The keyword for the introduction of Mozilla Firefox 3.5 was speed. That helped start a whole new race in which Firefox led early, but fell soon behind Apple Safari, Google Chrome, and later even Opera. Now with even Microsoft Internet Explorer 9 looking to erase the speed gap, and then some, a newly published Mozilla developers' page characterizes Firefox 4 -- whose first public betas may be only a few weeks away -- as feature-laden.
Enhanced security features, built-in WebM video, and new support for standards-based animation -- including live, GPU-rendered 3D -- are all part of the new feature list for Mozilla's next browser.
Microsoft has already started building Windows 7’s successor, a release referred to as Windows 8, but the company is keeping all details under a tightly closed lid. This is, of course, of no surprise, especially considering that the company is mum on Windows 7 Service Pack 1 (SP1), which, by all accounts, is much closer. Market analysis firm Gartner is telling business customers not to wait for Windows 8, especially if they continue to be running Windows XP.
Gartner is advising customers to start planning for the migration to Windows 7 by the end of 2010. Fact is that, while XP might seem to still have a lot of life left in it, companies need to start upgrading long before extended support will be discontinued in April 2014. This can happen in the context in which planning and testing for the move to Windows 7 starts as soon as possible. According to Gartner, customers still leveraging XP need to dump it by 2012.
In mid-March 2010, Microsoft started the discussion on the first service pack for Windows 7. While announcing that the successor of Windows Vista was poised to get nothing more than a minor upgrade with SP1, the Redmond company did indicate that new features would be introduced, but focused on Windows Server 2008 R2. Because they share the same core, Windows 7 and Windows Server 2008 R2 will receive a single service pack together. However, based on the actual operating system, customers will be able to enjoy features such as RemoteFX and Dynamic Memory, or not.
Both RemoteFX and Dynamic Memory are reserved for Windows Server 2008 R2 SP1, with Microsoft having yet to discuss the evolution of the Windows client. However, participants at next week’s TechEd in North America will have a chance to attend no less than two sessions focused on Windows 7 SP1, or Windows Server 2008 R2 SP1, according to Microsoft.
Microsoft said it will deliver 10 security updates next week to patch a record-tying 34 vulnerabilities in Windows, Internet Explorer, Office, and SharePoint.
The patches will also quash two bugs that Microsoft acknowledged in February and April.
"I'd actually call this a moderate month," said Andrew Storms, director of security operations at nCircle Security. "Looking at the criticality of the bulletins, and the fact that the number [of bulletins] is low, it doesn't look like a huge month to me."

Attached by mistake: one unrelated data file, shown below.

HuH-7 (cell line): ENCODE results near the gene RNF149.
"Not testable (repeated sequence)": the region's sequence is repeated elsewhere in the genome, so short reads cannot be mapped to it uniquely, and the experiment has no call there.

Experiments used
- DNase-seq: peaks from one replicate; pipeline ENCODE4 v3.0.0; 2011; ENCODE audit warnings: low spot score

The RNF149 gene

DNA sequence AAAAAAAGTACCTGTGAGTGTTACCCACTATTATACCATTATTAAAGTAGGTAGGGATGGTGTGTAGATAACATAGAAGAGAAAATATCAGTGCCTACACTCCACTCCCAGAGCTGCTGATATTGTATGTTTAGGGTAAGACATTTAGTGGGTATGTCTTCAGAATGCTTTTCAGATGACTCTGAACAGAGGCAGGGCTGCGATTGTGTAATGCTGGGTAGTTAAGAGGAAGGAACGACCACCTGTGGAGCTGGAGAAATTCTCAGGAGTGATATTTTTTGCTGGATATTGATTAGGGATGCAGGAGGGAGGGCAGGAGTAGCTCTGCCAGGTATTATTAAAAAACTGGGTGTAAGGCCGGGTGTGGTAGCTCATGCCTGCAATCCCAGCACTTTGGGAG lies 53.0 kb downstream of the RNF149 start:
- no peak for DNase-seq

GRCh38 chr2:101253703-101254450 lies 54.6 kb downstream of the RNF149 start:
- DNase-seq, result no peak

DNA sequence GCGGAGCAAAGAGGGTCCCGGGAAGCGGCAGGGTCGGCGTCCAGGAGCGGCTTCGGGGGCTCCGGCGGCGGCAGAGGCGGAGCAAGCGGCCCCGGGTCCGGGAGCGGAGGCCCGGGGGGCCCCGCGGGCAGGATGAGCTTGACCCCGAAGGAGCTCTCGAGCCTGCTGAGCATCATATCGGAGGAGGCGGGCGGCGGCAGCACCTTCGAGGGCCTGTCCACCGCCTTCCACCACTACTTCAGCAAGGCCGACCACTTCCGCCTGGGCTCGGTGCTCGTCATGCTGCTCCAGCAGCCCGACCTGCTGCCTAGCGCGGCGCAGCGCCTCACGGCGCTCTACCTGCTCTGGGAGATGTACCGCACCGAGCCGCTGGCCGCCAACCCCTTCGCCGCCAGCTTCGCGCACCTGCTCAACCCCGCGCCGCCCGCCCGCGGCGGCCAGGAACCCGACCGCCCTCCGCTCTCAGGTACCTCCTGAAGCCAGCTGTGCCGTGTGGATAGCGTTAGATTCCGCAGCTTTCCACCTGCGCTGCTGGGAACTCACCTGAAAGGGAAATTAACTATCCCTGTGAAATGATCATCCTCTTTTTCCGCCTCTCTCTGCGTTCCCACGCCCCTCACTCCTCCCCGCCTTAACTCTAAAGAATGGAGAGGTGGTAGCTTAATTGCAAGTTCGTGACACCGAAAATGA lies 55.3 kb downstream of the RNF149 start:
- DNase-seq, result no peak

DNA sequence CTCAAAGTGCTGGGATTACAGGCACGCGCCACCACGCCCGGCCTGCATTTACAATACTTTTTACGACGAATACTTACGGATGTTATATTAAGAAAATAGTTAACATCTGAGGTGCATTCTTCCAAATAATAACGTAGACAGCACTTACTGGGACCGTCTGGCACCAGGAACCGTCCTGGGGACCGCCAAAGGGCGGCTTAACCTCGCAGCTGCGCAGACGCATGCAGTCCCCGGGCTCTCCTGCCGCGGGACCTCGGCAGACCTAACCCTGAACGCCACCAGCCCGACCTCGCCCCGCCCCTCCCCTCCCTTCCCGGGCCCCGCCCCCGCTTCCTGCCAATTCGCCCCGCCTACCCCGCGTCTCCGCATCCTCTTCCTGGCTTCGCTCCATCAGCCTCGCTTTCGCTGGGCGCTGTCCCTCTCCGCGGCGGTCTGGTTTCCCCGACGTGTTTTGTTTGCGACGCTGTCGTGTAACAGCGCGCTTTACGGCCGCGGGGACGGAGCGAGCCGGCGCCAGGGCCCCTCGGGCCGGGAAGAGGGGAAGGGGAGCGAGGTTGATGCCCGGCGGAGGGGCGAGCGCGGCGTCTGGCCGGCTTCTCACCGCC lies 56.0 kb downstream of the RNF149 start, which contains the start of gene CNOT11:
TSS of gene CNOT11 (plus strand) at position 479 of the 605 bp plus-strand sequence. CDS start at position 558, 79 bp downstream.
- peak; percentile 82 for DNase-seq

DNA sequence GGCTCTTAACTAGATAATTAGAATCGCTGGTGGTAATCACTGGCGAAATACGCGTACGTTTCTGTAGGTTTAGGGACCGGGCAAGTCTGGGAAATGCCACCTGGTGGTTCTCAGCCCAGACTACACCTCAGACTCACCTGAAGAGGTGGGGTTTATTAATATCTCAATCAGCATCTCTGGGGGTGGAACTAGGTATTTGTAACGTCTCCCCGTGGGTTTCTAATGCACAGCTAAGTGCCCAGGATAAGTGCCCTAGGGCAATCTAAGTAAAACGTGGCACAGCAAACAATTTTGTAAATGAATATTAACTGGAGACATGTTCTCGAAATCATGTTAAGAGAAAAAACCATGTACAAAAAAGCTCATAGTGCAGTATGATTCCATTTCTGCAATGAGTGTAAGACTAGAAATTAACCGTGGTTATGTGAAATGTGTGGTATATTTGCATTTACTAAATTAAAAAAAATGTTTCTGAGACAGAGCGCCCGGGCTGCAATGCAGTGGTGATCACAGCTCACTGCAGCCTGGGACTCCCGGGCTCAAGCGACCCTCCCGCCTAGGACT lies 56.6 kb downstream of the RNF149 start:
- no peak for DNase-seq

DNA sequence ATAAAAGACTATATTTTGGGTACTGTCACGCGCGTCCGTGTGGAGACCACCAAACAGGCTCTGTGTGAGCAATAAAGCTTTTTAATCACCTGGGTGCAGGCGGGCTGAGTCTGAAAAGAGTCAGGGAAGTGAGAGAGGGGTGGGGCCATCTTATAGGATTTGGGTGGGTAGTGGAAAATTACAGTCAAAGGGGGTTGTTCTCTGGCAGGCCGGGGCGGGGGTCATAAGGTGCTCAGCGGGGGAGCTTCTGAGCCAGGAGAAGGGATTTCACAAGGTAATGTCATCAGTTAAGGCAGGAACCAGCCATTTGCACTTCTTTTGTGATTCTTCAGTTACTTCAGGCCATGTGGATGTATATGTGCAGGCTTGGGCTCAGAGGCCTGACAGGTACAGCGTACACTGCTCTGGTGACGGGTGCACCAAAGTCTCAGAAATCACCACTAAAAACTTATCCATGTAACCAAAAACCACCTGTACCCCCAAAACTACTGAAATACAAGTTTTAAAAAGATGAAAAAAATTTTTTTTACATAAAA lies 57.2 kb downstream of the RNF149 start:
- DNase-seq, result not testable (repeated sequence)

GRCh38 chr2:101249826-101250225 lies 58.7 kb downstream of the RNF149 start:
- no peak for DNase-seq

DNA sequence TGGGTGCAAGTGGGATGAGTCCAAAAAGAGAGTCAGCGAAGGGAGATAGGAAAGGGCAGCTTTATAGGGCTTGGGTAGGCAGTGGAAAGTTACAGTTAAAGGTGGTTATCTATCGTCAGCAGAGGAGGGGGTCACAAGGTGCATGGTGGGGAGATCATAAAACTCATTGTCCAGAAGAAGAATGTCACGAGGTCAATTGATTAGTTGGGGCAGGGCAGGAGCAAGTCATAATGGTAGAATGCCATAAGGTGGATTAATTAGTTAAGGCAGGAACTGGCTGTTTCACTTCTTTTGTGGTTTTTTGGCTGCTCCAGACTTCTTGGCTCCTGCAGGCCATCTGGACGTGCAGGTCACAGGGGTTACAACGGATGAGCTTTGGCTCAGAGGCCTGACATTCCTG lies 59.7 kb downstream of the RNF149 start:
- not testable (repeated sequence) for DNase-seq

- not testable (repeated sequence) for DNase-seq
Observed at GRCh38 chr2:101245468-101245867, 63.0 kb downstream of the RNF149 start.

By the numbers, however, next week's updates will be huge. Although the 10 updates fall short of the record of 13 -- first set in October 2009, then repeated in February 2010 -- Microsoft will fix a total of 34 vulnerabilities, the same number as the current record, also set last October.
Malwarebytes' Anti-Malware has been an excellent anti-malware application since it was first released to the public in January of 2008. Previously you had to purchase a license online. But now, that's changing. Malwarebytes' Anti-Malware is now being sold in retail stores for around $29.99. A few of the benefits of the paid version over the free version are is that the paid version provides scheduled scans, real-time protection and a flash memory scanner.
Malwarebytes' Anti-Malware is now moving into retail stores in addition to online sales. If you would like to own a Malwarebytes' Anti-Malware retail box, you can find them at a Fry's Electronics store or on the Fry's website. Note: the boxes are selling out very quickly. Please check the website for availability near you.
The developers of the open-source cross-platform video player VLC have released a version that supports the new WebM video format, which Google open-sourced at its developers conference last week. VLC 1.1.0 Release Candidate 1 also comes with support for hardware-based decoding of H.264-encoded video on some platforms. The new version of the software can be downloaded here (hat tip to The H).
The release of a standalone player for WebM video represents a significant step for the adoption of the new video format. Up until now, users had to download special nightly builds of Firefox, Chrome or Opera to play WebM videos on their systems, and not everyone is committed to running what can essentially be considered an unstable browser version on their machine. VLC’s website also warns visitors that the new release candidate is “aimed at power-users,” but the release will undoubtedly also get some traction with people simply curious about WebM.